Followup toMorality as Fixed Computation

I keep trying to describe morality as a "computation", but people don't stand up and say "Aha!"

Pondering the surprising inferential distances that seem to be at work here, it occurs to me that when I say "computation", some of my listeners may not hear the Word of Power that I thought I was emitting; but, rather, may think of some complicated boring unimportant thing like Microsoft Word.

Maybe I should have said that morality is an abstracted idealized dynamic.  This might not have meant anything to start with, but at least it wouldn't sound like I was describing Microsoft Word.

How, oh how, am I to describe the awesome import of this concept, "computation"?

Perhaps I can display the inner nature of computation, in its most general form, by showing how that inner nature manifests in something that seems very unlike Microsoft Word—namely, morality.

Consider certain features we might wish to ascribe to that-which-we-call "morality", or "should" or "right" or "good":

• It seems that we sometimes think about morality in our armchairs, without further peeking at the state of the outside world, and arrive at some previously unknown conclusion.

Someone sees a slave being whipped, and it doesn't occur to them right away that slavery is wrong.  But they go home and think about it, and imagine themselves in the slave's place, and finally think, "No."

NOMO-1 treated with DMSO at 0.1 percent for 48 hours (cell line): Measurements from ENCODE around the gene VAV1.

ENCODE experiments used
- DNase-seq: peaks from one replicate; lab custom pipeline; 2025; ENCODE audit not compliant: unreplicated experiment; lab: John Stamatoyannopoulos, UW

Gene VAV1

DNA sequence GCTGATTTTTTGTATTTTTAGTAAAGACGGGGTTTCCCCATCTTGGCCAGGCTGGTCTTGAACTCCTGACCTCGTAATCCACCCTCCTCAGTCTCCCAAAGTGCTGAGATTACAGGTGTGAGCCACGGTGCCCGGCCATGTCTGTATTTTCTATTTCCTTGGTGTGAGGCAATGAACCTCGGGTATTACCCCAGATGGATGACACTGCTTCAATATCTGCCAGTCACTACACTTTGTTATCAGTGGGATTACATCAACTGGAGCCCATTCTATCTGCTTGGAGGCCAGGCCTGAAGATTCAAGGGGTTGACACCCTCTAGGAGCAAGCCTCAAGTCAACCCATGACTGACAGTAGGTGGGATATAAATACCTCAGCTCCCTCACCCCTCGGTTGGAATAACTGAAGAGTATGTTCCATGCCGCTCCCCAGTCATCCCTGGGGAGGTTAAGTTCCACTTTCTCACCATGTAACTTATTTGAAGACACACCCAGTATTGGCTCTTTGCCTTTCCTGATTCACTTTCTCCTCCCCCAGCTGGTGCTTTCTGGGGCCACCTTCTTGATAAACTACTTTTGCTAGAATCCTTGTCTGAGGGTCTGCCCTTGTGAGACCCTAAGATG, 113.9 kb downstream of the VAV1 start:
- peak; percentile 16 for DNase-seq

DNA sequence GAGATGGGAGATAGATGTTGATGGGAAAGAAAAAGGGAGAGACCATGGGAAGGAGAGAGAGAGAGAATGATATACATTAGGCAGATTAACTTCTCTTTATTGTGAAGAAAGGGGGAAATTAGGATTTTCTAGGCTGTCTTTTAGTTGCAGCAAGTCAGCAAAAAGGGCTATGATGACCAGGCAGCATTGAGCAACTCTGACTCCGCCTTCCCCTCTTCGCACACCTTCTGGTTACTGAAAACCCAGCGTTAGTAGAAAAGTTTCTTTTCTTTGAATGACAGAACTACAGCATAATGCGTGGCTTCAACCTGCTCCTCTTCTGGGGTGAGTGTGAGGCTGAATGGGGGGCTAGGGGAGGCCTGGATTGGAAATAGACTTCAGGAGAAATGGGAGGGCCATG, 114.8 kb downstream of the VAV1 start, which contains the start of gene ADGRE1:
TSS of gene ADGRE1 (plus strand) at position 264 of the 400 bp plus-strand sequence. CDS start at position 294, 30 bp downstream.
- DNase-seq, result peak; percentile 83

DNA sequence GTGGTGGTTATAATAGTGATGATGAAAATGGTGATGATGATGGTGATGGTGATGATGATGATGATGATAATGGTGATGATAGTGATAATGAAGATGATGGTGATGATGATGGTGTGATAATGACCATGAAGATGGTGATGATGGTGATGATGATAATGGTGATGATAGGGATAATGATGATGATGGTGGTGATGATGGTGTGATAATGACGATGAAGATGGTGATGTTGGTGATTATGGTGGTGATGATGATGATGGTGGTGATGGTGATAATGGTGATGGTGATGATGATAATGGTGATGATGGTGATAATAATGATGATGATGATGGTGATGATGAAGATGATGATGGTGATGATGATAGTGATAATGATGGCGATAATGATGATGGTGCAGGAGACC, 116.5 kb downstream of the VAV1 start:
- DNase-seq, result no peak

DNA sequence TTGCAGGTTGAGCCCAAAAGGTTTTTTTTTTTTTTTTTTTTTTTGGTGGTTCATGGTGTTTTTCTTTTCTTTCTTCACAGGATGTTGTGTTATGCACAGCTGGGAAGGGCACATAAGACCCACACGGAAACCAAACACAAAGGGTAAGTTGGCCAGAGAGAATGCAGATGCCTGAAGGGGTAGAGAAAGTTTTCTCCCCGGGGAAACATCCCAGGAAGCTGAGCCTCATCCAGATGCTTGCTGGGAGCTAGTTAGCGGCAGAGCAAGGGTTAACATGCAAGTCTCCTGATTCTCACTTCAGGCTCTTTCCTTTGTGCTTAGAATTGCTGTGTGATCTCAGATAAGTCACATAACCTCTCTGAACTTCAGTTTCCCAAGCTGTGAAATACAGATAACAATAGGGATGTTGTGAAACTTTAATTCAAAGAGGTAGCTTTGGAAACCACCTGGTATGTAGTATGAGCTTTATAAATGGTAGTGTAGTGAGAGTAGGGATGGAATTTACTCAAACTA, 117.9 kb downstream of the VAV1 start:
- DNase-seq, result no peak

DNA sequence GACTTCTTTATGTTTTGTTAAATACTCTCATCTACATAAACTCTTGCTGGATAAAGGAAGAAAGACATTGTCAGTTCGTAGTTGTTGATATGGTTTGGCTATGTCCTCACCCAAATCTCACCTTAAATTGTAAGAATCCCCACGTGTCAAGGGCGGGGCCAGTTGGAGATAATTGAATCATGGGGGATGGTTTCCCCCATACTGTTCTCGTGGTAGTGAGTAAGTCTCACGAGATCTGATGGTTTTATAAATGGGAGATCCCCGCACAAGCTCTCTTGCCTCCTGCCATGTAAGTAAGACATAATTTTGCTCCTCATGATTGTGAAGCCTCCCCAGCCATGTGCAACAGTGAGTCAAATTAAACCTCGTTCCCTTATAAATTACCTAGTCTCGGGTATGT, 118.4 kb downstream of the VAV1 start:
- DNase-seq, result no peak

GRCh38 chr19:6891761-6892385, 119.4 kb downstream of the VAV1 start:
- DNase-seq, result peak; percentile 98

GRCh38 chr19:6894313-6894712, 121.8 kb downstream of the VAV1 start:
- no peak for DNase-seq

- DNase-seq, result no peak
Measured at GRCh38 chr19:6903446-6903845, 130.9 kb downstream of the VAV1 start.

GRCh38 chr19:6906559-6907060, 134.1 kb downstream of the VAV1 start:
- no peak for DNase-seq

Can you think of anywhere else that something like this happens?

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Inseparably Right; or, Joy in the Merely Good

22 Eliezer_Yudkowsky 09 August 2008 01:00AM

Followup toThe Meaning of Right

I fear that in my drive for full explanation, I may have obscured the punchline from my theory of metaethics.  Here then is an attempted rephrase:

There is no pure ghostly essence of goodness apart from things like truth, happiness and sentient life.

What do you value?  At a guess, you value the life of your friends and your family and your Significant Other and yourself, all in different ways.  You would probably say that you value human life in general, and I would take your word for it, though Robin Hanson might ask how you've acted on this supposed preference.  If you're reading this blog you probably attach some value to truth for the sake of truth.  If you've ever learned to play a musical instrument, or paint a picture, or if you've ever solved a math problem for the fun of it, then you probably attach real value to good art.  You value your freedom, the control that you possess over your own life; and if you've ever really helped someone you probably enjoyed it.  You might not think of playing a video game as a great sacrifice of dutiful morality, but I for one would not wish to see the joy of complex challenge perish from the universe.  You may not think of telling jokes as a matter of interpersonal morality, but I would consider the human sense of humor as part of the gift we give to tomorrow.

And you value many more things than these.